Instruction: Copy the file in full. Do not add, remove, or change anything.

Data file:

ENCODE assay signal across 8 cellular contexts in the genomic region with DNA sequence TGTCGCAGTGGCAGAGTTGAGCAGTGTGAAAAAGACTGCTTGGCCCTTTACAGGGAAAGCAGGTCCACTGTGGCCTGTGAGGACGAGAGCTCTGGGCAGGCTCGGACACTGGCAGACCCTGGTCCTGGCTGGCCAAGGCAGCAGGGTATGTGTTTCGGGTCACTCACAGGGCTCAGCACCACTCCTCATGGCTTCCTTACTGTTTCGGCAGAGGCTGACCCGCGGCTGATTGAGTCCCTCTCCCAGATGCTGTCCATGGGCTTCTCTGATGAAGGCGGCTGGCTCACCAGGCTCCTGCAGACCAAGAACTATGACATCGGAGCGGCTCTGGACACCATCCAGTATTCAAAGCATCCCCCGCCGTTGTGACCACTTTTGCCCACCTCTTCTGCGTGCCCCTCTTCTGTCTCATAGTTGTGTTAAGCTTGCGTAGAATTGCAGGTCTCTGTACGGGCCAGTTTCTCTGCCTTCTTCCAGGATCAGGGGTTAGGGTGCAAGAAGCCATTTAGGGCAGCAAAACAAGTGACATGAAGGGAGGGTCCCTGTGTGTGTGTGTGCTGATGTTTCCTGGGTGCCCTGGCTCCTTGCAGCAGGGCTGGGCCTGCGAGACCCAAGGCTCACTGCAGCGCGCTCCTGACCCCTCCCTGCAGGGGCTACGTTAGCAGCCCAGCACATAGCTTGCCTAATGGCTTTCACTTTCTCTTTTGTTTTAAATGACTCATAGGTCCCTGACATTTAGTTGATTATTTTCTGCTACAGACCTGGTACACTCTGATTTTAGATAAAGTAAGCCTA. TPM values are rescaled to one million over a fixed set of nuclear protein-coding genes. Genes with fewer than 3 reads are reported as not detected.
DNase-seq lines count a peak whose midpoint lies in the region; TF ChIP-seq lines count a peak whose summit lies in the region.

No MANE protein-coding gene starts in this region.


ENCODE assay signal across 8 cellular contexts in the genomic region with DNA sequence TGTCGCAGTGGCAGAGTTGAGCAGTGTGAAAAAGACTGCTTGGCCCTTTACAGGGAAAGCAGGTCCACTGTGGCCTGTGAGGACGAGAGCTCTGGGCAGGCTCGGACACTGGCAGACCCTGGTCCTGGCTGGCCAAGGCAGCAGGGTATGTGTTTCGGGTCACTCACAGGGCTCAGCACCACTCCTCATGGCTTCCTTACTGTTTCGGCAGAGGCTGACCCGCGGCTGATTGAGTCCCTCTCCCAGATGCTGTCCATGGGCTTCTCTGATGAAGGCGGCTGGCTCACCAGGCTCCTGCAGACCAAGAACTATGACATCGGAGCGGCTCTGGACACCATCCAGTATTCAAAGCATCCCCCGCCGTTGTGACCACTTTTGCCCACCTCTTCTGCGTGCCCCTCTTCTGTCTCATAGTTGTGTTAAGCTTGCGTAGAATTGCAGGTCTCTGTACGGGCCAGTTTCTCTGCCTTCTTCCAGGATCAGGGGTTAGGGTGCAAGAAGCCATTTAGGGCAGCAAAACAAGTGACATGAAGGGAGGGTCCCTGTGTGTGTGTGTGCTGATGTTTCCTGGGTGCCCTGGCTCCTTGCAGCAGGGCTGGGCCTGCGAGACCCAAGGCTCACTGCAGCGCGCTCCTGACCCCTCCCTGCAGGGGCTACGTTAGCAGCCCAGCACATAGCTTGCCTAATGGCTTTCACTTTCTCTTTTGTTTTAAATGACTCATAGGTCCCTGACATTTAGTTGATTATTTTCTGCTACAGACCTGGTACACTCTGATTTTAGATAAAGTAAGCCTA. TPM values are rescaled to one million over a fixed set of nuclear protein-coding genes. Genes with fewer than 3 reads are reported as not detected.
DNase-seq lines count a peak whose midpoint lies in the region; TF ChIP-seq lines count a peak whose summit lies in the region.

No MANE protein-coding gene starts in this region.